Salicin precursors are transformed in the stomach and small intestine to create salicin. Salicin can be absorbed in the small intestine, however, it is more commonly absorbed in the distal end of the ileum or in the large intestine. In the large intestine, bacterial flora convert salicin, a glycoside, to salicylic alcohol, an aglycone (the non-sugar component of a glycoside). The salicylic alcohol is then absorbed and converted to salicylic acid, the active form, by oxidization in the blood, liver, and other tissues. (Bone and Mills 2000).
In the 19th century, scientists studied the anti-pyretic and anti-inflammatory actions of Salix alba (White Willow) bark. They experimented in attempts to extract salicin from the bark. The extraction techniques were relatively crude, and they were only able to isolate salicylic acid rather than salicin. Salicylic acid also displays analgesic and anti-platelet actions. Recall that salicylic acid is naturally formed in the large intestine; in the stomach, however, it acts as an irritant (Bone and Mills 2000).
Salicylic acid is commonly ingested in the form, Acetylsalicylic acid (ASA), or Aspirin type NSAIDs. This synthetic form displays a stronger antiplatelet action because of the addition of the acetyl group (Bone and Mills 2000). The anti-platelet action inhibits clot formation in the blood, making it useful in cases of high blood pressure because reduced viscosity of the blood reduces the total peripheral resistance in the blood vessels. However, anti-platelet medicines can also lead to serious side effects such as ulceration of the gastrointestinal tract (Medicine net 2010).
Willow bark is still commonly used in modern herbal medicine, termed phytotherapy. In contrast to ASA, willow bark is not known to have any dangerous side effects or interactions with other medications. The anti-platelet activity displayed by ASA is not seen in the use of plant tissue containing salicin as they are chemically different (Hoffmann 2003). The absence of the acetyl group and the avoidance of salicylic acid contacting the stomach, make Willow bark a safer medication than ASA. In addition to salicin, willow species contain tannins, and therefore offer an astringent property making them useful for diarrhea and throat inflammations (Foster and Hobbs 2002). The comparison of willow and ASA displays the importance of pharmacokinetics when considering the difference between administering chemical derivatives versus whole plant tissues.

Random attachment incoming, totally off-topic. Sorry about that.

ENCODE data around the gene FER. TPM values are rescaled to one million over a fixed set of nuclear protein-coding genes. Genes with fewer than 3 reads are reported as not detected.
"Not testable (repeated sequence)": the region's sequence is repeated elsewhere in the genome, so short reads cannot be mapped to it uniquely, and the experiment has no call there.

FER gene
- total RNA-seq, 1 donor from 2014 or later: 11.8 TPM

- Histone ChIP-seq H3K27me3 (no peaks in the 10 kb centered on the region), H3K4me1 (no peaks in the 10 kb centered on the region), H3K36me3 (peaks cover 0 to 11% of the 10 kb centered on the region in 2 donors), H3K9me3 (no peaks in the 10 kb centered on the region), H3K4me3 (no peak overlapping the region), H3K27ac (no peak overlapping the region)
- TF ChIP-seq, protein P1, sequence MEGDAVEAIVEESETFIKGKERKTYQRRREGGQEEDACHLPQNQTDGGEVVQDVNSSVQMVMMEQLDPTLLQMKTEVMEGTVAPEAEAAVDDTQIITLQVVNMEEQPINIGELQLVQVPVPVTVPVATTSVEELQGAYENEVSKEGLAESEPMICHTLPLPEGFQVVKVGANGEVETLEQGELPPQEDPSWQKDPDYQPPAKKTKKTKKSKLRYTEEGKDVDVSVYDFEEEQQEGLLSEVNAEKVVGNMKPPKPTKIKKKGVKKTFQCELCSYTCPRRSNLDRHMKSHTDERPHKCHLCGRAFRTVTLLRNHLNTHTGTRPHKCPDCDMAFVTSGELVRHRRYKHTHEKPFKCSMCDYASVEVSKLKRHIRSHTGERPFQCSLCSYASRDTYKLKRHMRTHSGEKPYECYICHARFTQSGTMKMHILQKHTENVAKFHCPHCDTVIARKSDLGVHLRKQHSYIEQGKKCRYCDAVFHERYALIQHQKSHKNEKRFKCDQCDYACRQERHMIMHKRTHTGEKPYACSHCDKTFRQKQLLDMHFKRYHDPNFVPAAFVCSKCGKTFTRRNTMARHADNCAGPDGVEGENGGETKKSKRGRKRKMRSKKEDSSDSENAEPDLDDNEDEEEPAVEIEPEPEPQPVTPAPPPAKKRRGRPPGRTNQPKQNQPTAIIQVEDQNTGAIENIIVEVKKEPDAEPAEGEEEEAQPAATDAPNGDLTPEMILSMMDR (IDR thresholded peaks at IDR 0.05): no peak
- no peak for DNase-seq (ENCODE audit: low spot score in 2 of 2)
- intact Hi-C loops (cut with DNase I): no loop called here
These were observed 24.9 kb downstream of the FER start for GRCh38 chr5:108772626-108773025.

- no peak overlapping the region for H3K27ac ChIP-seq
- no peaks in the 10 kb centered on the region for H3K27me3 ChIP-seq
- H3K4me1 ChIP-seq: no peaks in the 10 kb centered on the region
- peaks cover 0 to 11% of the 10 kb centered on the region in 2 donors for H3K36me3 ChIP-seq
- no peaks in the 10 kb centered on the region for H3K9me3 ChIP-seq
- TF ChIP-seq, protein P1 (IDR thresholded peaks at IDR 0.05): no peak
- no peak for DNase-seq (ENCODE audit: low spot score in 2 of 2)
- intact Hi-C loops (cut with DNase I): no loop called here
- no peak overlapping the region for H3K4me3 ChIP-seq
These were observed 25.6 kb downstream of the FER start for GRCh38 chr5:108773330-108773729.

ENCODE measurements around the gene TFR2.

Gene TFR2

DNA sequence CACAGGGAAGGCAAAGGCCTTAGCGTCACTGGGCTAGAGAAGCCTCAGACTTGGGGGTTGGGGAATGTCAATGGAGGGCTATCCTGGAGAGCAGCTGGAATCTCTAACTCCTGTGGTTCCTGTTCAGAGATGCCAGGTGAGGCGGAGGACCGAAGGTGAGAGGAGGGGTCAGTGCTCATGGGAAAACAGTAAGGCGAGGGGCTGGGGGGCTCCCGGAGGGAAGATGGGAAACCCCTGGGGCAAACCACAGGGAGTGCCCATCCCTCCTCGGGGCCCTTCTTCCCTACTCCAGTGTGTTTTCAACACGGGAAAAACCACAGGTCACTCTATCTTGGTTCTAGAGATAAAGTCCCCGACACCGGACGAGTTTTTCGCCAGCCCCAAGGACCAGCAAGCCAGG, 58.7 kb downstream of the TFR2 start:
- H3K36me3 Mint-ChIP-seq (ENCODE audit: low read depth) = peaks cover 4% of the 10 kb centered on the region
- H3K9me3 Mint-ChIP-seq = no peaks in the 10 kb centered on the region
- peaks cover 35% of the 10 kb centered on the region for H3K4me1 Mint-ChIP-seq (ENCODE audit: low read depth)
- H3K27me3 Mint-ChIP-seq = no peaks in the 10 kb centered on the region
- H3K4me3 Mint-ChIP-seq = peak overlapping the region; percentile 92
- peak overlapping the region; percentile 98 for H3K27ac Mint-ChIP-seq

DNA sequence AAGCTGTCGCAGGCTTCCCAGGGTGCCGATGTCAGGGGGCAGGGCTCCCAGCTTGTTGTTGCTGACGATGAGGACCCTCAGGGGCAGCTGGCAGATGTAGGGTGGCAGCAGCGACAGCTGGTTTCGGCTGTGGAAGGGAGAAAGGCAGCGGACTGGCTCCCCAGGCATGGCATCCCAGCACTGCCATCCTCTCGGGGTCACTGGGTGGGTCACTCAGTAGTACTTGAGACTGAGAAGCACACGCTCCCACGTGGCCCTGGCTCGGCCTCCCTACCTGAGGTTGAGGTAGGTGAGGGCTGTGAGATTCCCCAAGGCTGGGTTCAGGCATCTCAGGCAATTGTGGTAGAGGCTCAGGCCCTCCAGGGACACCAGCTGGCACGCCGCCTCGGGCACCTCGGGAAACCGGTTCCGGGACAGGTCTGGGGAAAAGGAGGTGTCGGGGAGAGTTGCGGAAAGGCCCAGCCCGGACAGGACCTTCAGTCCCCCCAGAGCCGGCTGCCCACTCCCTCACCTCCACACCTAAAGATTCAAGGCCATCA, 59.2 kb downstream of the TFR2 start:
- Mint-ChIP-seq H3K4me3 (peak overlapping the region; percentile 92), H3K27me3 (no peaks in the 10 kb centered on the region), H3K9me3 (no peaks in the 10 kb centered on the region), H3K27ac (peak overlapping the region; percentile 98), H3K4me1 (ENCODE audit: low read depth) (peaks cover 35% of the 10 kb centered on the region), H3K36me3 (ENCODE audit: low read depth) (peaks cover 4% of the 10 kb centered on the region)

As humans and plants interact, each species reacts to others within the ecosystem, resulting in a pattern or energetic change. Plants that have co-evolved with humans are similar energetically as they have been exposed to the same elements or ecological patterns, such as seasonal variations. The co-evolution of human and plant species enables synergistic reactions at both microscopic and macroscopic levels. Holistic care promotes integrated healing by employing whole plant tissues with respect for the adaptive evolutionary form of plant medicines.
Interestingly, the ecosystem provides multiple plant tissues that are useful in combination. The Thompson band of BC used willow branches to splint broken bones; meanwhile they boiled bark to make a poultice and rubbed branches on compound fractures (Turner 1990), presumably to make use of the plants anti-inflammatory and analgesic properties. The long term observation of willow within its natural environment enables humans to benefit from a variety of properties, its salicin, tannins, fibres, and other microscopic and macroscopic materials which have co-evolved with us.
Remember, if you are taking ASA to thin your blood for cardiovascular concerns, Willow is not a suitable alternative. If, however, you are taking ASA for pain, Willow and other salicin containing plants offer a holistic option!
Posted by Linden at 11:08 AM